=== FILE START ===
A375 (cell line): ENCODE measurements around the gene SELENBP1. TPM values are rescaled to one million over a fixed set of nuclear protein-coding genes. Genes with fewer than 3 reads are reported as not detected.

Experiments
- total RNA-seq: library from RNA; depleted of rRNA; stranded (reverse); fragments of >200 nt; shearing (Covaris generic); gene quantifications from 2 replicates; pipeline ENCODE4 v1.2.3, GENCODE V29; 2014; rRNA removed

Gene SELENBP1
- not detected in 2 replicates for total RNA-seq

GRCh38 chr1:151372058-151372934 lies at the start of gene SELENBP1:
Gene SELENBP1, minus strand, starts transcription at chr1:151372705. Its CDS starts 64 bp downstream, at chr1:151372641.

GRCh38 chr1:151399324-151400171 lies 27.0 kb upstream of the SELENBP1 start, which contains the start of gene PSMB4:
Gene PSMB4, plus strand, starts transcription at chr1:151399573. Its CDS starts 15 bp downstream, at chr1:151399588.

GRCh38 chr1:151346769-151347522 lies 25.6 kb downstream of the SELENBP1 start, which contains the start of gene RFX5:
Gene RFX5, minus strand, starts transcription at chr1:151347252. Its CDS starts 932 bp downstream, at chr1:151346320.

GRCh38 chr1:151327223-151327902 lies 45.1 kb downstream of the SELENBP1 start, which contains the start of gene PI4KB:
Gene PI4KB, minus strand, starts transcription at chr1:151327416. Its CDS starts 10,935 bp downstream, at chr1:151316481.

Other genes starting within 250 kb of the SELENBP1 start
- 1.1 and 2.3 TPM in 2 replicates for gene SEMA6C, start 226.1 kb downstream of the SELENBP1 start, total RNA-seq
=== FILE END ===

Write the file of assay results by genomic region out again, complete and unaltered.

A375 (cell line): ENCODE measurements around the gene SELENBP1. TPM values are rescaled to one million over a fixed set of nuclear protein-coding genes. Genes with fewer than 3 reads are reported as not detected.

Experiments
- total RNA-seq: library from RNA; depleted of rRNA; stranded (reverse); fragments of >200 nt; shearing (Covaris generic); gene quantifications from 2 replicates; pipeline ENCODE4 v1.2.3, GENCODE V29; 2014; rRNA removed

Gene SELENBP1
- not detected in 2 replicates for total RNA-seq

GRCh38 chr1:151372058-151372934 lies at the start of gene SELENBP1:
Gene SELENBP1, minus strand, starts transcription at chr1:151372705. Its CDS starts 64 bp downstream, at chr1:151372641.

GRCh38 chr1:151399324-151400171 lies 27.0 kb upstream of the SELENBP1 start, which contains the start of gene PSMB4:
Gene PSMB4, plus strand, starts transcription at chr1:151399573. Its CDS starts 15 bp downstream, at chr1:151399588.

GRCh38 chr1:151346769-151347522 lies 25.6 kb downstream of the SELENBP1 start, which contains the start of gene RFX5:
Gene RFX5, minus strand, starts transcription at chr1:151347252. Its CDS starts 932 bp downstream, at chr1:151346320.

GRCh38 chr1:151327223-151327902 lies 45.1 kb downstream of the SELENBP1 start, which contains the start of gene PI4KB:
Gene PI4KB, minus strand, starts transcription at chr1:151327416. Its CDS starts 10,935 bp downstream, at chr1:151316481.

Other genes starting within 250 kb of the SELENBP1 start
- 1.1 and 2.3 TPM in 2 replicates for gene SEMA6C, start 226.1 kb downstream of the SELENBP1 start, total RNA-seq